There are quite a few offices up for election this year. 99.1 PLR and AARP Connecticut wants you to know the duties of the open positions and who are the candidates running for office.
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The Governor is an elected constitutional officer who serves a four-year term as the head of the executive branch — the highest state office. With the dust settling after Connecticut’s mid-August major party primaries, and an open seat in the governor’s office to fill this fall, the individuals who will occupy the top of the ballot on Election Day November 6 are clearly defined. For Democrats, it’s their endorsed candidate Ned Lamont, while Republican primary voters chose corporate executive Bob Stefanowski. Voters can also consider R. Nelson ‘Oz’ Griebel (GREE-bel) — a former GOP candidate for governor who is running this year as an Independent — along with decorated military veteran Micah Welintukonis. Voters will also see Libertarian Rodney Hanscomb rounding out the top of the ticket this fall.
Connecticut’s Lt Governor is a lot more than just a ceremonial position. The two greatest responsibilities of the Lt Governor are to lead the state government during the Governor’s absence, or to succeed the Governor in the event of the Governor’s death, resignation, refusal to serve, or removal from office. In addition to a number of other leadership roles on various commissions and work groups, the Lt Governor is also President of the state Senate – and as we saw in the current term, serves as a tie-breaker in the event of a tie vote. This November, registered voters across the state will be called to decide which one of four candidates will hold this position, Democratic primary winner Susan Bysiewicz, Republican Joe Markley, Jeffrey Thibeault of the Libertarian Party, and independent Monte Frank.
The State Attorney General is Connecticut’s chief civil legal officer, and the Office of the Attorney General was officially established in 1897. The Connecticut Constitution and General Statutes authorize the Attorney General to represent the interests of Connecticut citizens in all civil legal matters involving the state to protect the public interest — AND to serve as legal counsel to all state agencies. Our current Attorney General – Democrat George Jepsen – has served Connecticut since 2010 but is not seeking re-election this November. As a result, state voters will chose either state Representative William Tong, a Democrat — or Republican nominee Susan Hatfield, as the state’s new Attorney General for a four-year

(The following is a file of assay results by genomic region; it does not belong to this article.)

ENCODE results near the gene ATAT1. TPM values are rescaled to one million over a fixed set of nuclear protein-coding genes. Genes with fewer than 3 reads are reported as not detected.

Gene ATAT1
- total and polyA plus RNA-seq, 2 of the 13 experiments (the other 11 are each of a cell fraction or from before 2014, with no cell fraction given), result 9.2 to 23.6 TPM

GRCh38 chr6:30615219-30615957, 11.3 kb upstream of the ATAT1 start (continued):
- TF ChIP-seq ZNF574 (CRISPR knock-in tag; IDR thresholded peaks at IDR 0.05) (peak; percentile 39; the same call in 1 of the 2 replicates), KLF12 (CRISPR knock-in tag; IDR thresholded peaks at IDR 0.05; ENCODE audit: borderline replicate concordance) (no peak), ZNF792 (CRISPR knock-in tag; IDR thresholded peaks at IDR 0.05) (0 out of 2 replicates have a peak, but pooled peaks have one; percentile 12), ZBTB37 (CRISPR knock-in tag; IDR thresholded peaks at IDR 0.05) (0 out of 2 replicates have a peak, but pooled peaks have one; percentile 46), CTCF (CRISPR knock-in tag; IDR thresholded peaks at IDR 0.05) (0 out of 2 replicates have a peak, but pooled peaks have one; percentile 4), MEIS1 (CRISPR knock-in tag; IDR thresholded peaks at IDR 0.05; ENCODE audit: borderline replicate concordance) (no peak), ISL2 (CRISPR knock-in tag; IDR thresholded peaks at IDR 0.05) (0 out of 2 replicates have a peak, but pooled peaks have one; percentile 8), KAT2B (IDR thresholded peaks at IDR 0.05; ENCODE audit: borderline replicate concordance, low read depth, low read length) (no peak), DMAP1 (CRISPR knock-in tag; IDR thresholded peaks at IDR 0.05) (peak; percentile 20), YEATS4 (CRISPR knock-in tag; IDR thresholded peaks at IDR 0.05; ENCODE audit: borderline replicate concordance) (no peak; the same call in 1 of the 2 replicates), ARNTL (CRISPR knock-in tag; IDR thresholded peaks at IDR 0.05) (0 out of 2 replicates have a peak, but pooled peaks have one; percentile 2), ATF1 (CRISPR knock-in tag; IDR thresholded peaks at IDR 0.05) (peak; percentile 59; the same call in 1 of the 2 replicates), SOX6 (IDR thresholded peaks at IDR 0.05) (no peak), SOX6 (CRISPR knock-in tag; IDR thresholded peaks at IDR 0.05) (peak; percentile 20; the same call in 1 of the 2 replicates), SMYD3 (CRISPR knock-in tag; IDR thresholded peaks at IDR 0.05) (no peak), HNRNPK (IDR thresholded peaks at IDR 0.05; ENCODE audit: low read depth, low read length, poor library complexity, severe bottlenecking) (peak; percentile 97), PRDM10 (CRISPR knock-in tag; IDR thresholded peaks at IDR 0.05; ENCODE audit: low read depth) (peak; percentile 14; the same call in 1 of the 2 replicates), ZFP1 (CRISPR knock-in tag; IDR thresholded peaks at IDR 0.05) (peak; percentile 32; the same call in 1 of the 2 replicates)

The little talked about and often misunderstood duties of the Connecticut State Comptroller were first included in the State Constitution in 1786, and have been expanded over the years to include providing accounting and financial services, developing accounting policy, exercising accounting oversight, and preparing financial reports for state, federal and municipal governments and the public. So the comptroller actually oversees the payment of all wages and salaries of state employees; and negotiates the procurement of their medical, dental and pharmacy benefits. Today the state’s incumbent Democratic State Comptroller is Kevin Lembo. He is seeking re-election this November and is facing Republican challenger Sharon McLaughlin and Green Party nominee Rolf Maurer.
The Office of the Connecticut Treasurer (OTT) was established way back in 1638. The State Treasurer is the chief elected fiscal officer for State government, overseeing a wide range of activities regarding the prudent management of State funds. This includes the administration of a portfolio of pension assets for more than 190,000 beneficiaries and plan participants and a short-term investment fund utilized by agencies of municipal and state government. Connecticut’s current Tresurer is Democrat Denise Nappier who was first elected in November 1998. She is not running for re-election this November, so when voters go to the polls, they will choose between Republican Thad Gray and Democrat Shawn Wooden.
Secretary of the State:
The Secretary of the State for Connecticut is the official keeper of a wide array of public records and documents. The office publishes, distributes and sells the State Register and Manual, registers and licenses various businesses and commercial lenders, runs the state’s elections, officially documents legislation, regulations and other acts of the state government, and responds to more than 600,000 requests for information annually. The current secretary is Democrat Denise Merrill, who was first elected in November 2010, and who is running for re-election this November. She is being challenged by Republican Susan Chapman, Mike DeRosa of the Green Party, and Libertarian Party nominee Heather Gywn